Blog for sale!

Blog for Sale!

I wanted to let you know today that I have decided to put Entrepreneur Writer up for sale.

I have various reasons for this. One is that I’m now 62 and semi-retired (partly for health reasons), so trying to reduce my workload.

In addition, I have been blogging about writing – on Entrepreneur Writer and my old blog – for over twelve years now, and am running out of things to say! I’m not doing nearly as much freelance writing myself these days, and have to accept that I am no longer at the cutting edge as regards what’s going on in the writing world.

In addition, as some of you may know, Entrepreneur Writer was hacked last month, and I had to spend quite a lot of time and money having it cleaned and secured. Anyone running a self-hosted WordPress blog will know that you are constantly under siege from spammers and others of evil intent. Frankly, I can do without the stress and hassle.

Finally, I still have my UK personal finance blog Pounds and Sense, which is where I want to devote most of my energies now.

So it seems appropriate to offer Entrepreneur Writer for sale, in the hope it may be taken over by someone who can bring fresh impetus and enthusiasm to it. I am not looking for a huge fee, and will of course be available to assist and advise with the transfer (and afterwards).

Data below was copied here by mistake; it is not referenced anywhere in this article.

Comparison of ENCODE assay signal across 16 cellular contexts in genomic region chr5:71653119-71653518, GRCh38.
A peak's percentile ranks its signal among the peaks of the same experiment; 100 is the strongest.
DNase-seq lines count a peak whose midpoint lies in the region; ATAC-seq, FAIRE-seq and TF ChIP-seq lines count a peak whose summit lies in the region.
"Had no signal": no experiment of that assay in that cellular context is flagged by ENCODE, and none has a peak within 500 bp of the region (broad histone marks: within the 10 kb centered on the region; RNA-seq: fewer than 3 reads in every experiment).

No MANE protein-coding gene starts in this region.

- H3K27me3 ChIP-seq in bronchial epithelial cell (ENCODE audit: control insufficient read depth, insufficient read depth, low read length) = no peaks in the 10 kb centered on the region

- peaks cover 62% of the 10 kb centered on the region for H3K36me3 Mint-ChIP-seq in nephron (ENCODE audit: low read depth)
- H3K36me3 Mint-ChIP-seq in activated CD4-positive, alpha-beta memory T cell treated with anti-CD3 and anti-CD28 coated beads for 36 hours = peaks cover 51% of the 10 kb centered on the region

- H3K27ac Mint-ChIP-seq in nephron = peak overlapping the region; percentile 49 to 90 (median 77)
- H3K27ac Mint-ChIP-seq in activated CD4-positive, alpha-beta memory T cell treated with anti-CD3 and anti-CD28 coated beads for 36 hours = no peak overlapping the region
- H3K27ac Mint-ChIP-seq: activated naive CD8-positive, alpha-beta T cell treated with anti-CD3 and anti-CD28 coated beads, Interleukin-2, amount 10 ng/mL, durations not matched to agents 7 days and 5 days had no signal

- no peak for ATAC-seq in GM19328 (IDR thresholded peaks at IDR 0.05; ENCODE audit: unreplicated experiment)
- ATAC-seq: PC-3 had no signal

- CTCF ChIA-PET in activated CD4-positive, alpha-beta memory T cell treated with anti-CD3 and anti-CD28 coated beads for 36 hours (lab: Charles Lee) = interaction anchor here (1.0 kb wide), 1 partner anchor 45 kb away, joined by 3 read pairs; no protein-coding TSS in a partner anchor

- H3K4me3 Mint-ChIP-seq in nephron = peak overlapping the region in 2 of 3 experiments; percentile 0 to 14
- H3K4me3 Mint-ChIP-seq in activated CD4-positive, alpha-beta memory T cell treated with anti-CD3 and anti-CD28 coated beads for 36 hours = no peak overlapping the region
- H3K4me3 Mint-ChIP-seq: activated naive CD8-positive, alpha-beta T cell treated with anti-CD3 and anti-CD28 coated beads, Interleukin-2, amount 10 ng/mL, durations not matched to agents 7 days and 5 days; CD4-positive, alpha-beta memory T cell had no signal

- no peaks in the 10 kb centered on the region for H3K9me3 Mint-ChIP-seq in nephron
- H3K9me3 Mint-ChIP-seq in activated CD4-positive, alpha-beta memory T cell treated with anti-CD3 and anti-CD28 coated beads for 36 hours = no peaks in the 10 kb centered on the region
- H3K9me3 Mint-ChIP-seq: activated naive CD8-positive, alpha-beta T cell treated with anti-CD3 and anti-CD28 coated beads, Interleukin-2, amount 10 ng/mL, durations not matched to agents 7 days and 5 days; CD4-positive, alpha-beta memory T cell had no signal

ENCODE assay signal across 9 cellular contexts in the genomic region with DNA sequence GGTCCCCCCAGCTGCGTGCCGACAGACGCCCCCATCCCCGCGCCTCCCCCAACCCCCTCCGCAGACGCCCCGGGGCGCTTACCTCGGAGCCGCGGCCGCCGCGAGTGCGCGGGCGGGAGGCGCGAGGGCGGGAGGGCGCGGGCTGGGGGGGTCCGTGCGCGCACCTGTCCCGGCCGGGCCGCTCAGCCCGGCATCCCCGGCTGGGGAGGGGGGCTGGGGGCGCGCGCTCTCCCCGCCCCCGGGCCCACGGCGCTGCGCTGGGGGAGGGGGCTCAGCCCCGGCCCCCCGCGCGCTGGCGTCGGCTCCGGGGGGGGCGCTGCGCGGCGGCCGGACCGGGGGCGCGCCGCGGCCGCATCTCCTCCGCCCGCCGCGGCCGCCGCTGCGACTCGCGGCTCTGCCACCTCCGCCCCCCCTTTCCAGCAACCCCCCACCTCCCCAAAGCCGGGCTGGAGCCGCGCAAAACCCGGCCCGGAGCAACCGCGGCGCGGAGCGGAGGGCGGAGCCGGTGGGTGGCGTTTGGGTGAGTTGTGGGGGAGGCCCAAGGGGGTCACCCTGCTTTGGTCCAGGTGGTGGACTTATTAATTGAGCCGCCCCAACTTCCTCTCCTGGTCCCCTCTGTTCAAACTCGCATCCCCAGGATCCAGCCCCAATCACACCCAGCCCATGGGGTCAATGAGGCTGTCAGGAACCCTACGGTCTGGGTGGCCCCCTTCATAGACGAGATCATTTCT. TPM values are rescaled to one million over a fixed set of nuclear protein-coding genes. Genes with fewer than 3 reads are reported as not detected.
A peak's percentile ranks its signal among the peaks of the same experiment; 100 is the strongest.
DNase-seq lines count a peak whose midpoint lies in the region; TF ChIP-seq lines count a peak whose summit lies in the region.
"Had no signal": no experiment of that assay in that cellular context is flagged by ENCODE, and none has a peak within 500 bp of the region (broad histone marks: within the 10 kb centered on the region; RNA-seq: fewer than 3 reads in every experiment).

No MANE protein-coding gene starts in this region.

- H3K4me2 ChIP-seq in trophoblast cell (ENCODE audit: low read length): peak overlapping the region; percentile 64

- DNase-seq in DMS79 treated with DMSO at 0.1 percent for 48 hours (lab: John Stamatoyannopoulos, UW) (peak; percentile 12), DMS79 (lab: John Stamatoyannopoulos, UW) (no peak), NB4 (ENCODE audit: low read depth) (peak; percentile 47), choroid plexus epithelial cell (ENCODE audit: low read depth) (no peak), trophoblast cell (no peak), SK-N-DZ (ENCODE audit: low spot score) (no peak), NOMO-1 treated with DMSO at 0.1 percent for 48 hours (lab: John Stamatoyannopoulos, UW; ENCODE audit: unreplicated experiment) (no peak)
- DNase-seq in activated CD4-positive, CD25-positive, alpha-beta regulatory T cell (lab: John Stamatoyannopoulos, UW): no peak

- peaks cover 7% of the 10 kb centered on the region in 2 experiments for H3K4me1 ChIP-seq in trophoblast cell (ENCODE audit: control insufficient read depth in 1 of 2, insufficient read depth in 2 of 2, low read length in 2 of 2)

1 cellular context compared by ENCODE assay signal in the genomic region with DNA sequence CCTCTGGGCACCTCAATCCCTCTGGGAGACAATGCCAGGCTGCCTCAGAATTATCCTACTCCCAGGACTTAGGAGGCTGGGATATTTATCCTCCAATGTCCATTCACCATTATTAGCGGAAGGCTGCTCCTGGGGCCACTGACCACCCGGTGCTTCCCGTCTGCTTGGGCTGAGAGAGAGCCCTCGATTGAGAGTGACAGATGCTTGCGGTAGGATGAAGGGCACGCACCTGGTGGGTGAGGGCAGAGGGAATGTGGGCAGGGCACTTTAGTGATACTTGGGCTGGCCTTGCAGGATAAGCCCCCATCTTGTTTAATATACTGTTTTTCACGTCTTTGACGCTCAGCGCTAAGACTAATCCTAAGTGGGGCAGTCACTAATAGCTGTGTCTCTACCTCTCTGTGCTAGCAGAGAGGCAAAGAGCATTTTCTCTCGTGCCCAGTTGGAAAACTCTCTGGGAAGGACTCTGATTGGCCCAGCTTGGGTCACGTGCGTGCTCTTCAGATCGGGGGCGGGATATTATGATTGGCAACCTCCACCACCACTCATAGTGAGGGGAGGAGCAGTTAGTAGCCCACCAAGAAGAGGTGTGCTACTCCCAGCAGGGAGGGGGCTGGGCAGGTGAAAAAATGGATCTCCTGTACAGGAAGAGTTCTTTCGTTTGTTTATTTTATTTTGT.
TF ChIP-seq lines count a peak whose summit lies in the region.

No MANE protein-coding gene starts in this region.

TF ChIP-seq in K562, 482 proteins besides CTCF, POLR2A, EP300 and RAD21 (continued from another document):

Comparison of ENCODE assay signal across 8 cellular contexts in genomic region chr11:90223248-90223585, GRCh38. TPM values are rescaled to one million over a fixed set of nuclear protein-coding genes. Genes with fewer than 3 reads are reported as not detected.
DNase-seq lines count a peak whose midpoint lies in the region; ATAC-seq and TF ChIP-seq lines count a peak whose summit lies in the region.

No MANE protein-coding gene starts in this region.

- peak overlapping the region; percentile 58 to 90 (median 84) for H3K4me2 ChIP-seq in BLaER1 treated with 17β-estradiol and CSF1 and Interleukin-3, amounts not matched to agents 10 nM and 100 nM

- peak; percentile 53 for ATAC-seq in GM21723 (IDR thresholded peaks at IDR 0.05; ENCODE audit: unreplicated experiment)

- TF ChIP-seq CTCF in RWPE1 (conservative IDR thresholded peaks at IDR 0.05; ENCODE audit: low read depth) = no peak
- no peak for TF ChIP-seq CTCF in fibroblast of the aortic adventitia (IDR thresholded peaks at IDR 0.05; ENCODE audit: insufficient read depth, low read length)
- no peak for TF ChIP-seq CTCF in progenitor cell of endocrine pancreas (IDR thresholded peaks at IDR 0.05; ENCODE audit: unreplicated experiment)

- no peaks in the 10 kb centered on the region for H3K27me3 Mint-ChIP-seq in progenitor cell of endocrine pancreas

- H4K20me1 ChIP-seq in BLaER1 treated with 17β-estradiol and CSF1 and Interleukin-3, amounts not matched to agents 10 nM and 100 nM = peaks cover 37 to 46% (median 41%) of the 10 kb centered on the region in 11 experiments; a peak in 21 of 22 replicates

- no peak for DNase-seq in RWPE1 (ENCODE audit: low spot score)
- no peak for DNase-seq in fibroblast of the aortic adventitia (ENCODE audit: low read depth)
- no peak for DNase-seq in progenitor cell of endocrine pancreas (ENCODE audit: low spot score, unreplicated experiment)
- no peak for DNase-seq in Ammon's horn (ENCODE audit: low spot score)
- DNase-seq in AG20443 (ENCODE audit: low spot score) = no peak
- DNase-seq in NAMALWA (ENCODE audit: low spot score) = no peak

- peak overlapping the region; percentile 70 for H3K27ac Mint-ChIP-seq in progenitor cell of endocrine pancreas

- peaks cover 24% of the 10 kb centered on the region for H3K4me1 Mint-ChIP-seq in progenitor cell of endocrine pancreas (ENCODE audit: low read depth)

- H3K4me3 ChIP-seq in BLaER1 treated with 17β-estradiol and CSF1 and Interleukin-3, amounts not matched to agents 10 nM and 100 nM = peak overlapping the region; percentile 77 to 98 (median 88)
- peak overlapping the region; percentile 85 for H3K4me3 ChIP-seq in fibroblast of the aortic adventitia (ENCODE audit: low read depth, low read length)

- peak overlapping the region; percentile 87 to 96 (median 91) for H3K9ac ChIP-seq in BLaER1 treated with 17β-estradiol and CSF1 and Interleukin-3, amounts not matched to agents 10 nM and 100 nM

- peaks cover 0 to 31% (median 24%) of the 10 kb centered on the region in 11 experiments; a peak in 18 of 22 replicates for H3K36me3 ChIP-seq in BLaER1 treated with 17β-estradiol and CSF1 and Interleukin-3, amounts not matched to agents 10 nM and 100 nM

Entrepreneur Writer has been going for around 3 years now and has a Mozilla Domain Authority of 25. If you are seriously interested in buying Entrepreneur Writer (the domain and/or WordPress files) please do get in touch and I will send you more information.

In the meantime, I will continue to update Entrepreneur Writer on an occasional basis when I believe I have something of value to share.

My deepest thanks to all of you who have followed my ramblings over the years.

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Kindle Direct Publishing Improves Print Publishing Service

Kindle Direct Publishing Improves Print Publishing Service

A while ago in this post I mentioned that it is now possible to publish paperback books using Kindle Direct Publishing (KDP). Previously, Amazon’s only option for self-publishing print books was CreateSpace. I commented then:

The KDP paperback creator is still in beta and additional features are promised in due course. One major thing lacking at the moment is any way of purchasing a sample print copy of your book so you can see for yourself what buyers will receive. This is clearly a drawback compared with CreateSpace. Neither do KDP published print books currently receive the extended distribution of CreateSpace titles.

I heard recently that the first of these drawbacks has been eliminated and the second is no longer as big an issue as it was.

With KDP you can now order proof copies to check how your book will look in finished form. And you can also order author’s copies that you can sign and give away at readings, book launches, and so on.